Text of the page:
The use of renewable resources, especially the solar energy, has been rapidly increasing because of the availability of several solar systems in the Philippines.
These solar systems are equipped with advanced technology and provide a complete package solution to help consumers switch to cleaner and renewable solar power.
The combination of abundant sunlight, technological innovations, government policies, and initiative of the people to join the green movement make the solar industry in the Philippines better and bigger. Let’s take a look at the important milestones of the booming industry of solar energy in the country.
The Republic Act 9513 or the Renewable Energy Act of 2008 states the promotion of commercialization, development, and utilization of renewable energy resources in the country. This republic act was authored by Senator Juan Miguel Zubiri in desire to reduce the dependence of the country on fossil fuels to generate electricity and promote cleaner and greener energy.
Ever since the law was passed, the previous 22 renewable energy projects were increased to 406 renewable projects, such projects are already built or being constructed as of the moment.
There has been an increase in the number of solar farms in the Philippines since several environmental groups and organization are campaigning for sustainable lifestyle. In fact, the largest solar farm in Luzon, Calatagan Solar Farm, is already operating since March 2016 and currently providing electricity to the whole western Batangas. The solar farm has 200,000 solar panels and has 160 hectares (500 acres) land area. Instead of being used for growing crops, the land was converted to a large solar farm to generate enough energy to the western part of the province. The solar farm is expected to offset beyond 1 million tons of carbon dioxide with continuous operation (over three decades).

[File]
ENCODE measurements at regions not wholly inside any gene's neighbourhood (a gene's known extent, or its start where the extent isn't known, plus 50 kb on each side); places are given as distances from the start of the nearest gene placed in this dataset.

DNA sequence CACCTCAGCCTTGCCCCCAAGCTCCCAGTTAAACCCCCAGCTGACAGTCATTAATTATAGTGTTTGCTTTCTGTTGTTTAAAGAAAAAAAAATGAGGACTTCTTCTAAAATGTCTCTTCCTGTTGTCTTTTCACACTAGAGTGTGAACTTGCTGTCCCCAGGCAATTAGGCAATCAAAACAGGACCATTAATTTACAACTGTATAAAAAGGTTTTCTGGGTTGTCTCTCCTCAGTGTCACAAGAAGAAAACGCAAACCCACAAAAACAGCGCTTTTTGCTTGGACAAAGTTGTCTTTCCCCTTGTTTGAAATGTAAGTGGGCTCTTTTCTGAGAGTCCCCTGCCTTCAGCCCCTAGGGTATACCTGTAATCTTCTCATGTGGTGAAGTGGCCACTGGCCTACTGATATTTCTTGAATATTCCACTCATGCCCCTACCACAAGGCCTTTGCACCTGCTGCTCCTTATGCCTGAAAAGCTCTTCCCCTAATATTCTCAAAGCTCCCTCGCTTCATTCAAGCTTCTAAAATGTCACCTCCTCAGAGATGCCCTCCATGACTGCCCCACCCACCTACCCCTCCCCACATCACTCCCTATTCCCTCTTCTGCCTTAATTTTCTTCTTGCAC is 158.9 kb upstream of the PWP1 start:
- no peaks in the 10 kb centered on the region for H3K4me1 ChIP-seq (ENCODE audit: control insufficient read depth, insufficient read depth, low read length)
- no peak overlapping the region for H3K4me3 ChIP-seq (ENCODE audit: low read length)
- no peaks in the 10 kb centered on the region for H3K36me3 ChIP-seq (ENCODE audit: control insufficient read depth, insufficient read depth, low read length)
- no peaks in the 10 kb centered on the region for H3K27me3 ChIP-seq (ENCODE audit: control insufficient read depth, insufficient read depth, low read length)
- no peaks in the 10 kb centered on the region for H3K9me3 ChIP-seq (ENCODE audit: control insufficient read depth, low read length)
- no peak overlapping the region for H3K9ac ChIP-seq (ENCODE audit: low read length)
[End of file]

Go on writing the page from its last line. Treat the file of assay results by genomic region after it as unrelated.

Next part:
Apart from the Calatagan Solar Farm, three more solar power plants have already begun operating namely the 125-MW solar power plant in Negros Occidental, 50-MW solar project in Tarlac, and 29-MW solar project in Davao. Moreover, a solar farm in the north of Manila will be constructed by the first quarter of next year, which will have batteries that will smoothen the output of intermittent renewable energy plants.
Apart from the creation of solar farms in the country, several establishments are already switching to green living by installing solar panels on their roofs.
In 2014, SM North Edsa in Quezon City became the world’s largest solar-powered mall. This mall has 5,760 solar panels and 60 inverters outfitted on its parking building. An approximated 40,000 tons of carbon dioxide is expected to offset by this 1.5-MW plant with its continuous operation.
Manuel L. Quezon University in Quiapo, Manila is also generating their electricity through the 320 solar panels installed on their rooftop. These solar panels can produce 96 kilowatts of electricity. MLQU is the first solar-powered university in Manila.
The milestones mentioned above are definitely making a turning point for the solar industry in the Philippines. With advancement in technology and initiative of different sectors, a cleaner and greener world will become a reality.
About the author:
Jeric is a freelance writer that features food, lifestyle, travel, DIY subjects, and nature. He is an adventurer, taking on the world and everything it has to offer, may it be the good and the bad. He also has a weird love for reggae and sharks. See: Reggae Shark